On Monday 11 November 2013, the Birkbeck Forum for Nineteenth-Century Studies will feature Tabitha Sparks (McGill) presenting on ‘The Symbolic Economy of Disease in Sensation and Satire: Lady Audley’s Secret and Dr Phillips: A Maida Vale Idyll’ from 6:00-8:00pm in the Peltz Gallery at 43 Gordon Square, London, UK, WC1H 0PD.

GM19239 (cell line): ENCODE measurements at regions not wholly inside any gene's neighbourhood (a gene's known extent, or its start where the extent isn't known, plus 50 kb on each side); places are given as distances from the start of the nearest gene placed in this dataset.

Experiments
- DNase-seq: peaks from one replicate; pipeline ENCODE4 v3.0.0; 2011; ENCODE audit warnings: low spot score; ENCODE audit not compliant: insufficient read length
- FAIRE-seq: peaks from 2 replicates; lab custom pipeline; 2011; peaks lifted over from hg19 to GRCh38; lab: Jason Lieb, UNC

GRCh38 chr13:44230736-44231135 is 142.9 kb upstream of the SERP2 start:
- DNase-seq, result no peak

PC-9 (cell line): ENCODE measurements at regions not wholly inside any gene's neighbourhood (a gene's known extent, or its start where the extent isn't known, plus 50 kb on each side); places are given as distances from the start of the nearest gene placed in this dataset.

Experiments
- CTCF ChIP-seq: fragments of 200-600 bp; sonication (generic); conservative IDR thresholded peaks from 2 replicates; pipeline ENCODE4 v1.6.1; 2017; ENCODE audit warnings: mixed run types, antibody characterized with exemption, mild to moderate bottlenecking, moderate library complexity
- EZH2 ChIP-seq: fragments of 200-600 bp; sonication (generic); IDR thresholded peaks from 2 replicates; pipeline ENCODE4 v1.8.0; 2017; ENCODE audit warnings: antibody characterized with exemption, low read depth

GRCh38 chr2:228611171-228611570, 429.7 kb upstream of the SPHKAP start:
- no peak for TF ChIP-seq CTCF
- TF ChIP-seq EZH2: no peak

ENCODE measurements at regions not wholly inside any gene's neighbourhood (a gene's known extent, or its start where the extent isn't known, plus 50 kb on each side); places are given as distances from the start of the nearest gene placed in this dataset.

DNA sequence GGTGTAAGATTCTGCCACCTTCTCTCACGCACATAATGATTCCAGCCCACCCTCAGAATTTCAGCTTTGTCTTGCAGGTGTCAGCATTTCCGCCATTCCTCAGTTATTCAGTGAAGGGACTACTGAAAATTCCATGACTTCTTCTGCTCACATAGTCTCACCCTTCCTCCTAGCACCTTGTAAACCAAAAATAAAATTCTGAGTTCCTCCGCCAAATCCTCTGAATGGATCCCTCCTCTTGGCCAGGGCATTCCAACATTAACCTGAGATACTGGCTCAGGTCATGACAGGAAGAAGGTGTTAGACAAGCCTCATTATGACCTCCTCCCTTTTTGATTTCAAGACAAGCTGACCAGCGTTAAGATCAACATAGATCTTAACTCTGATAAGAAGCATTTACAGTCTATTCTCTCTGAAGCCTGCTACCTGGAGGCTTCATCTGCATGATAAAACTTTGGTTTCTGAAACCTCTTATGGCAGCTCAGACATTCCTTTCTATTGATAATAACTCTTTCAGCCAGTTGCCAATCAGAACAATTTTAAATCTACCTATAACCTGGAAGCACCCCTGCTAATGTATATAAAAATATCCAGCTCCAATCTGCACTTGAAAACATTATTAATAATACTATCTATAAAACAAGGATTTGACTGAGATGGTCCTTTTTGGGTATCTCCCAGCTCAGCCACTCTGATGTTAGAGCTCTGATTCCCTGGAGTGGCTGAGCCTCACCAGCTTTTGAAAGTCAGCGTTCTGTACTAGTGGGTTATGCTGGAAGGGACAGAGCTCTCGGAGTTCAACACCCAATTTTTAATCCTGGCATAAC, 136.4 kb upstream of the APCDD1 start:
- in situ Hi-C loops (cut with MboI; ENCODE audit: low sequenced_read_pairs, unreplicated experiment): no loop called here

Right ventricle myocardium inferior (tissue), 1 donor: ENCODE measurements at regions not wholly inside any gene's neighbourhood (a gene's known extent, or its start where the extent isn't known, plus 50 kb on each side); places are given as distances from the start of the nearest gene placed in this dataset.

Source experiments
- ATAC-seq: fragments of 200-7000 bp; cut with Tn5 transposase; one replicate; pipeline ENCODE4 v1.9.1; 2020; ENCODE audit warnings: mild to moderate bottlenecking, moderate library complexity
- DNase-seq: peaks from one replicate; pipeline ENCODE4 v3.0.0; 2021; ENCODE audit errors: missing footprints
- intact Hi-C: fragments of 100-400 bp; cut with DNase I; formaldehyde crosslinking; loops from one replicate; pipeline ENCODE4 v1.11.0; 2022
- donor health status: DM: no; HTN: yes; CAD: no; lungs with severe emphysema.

Julia Frankau’s Dr Phillips: A Maida Vale Idyll (1887) has generated a range of convincing explanations for this Jewish novelist’s belligerent treatment of late-century London Jews. Attention to the novel’s generic signs, and particularly its echoes of Mary Braddon’s foundational sensation novel Lady Audley’s Secret (1862), however, can inflect Frankau’s text with a somewhat different interpretation of its explicit racism. This paper follows the fortunes of the anti-heroines and the relationships between errant sexuality and medical management in both novels, and treats Braddon’s and Frankau’s representations of hereditary disease – insanity and syphilis – as narrative registers of moral censure and irony, respectively. This perspective tilts Dr Phillips towards parody, and so destabilizes a straightforward reading of Frankau’s racism.
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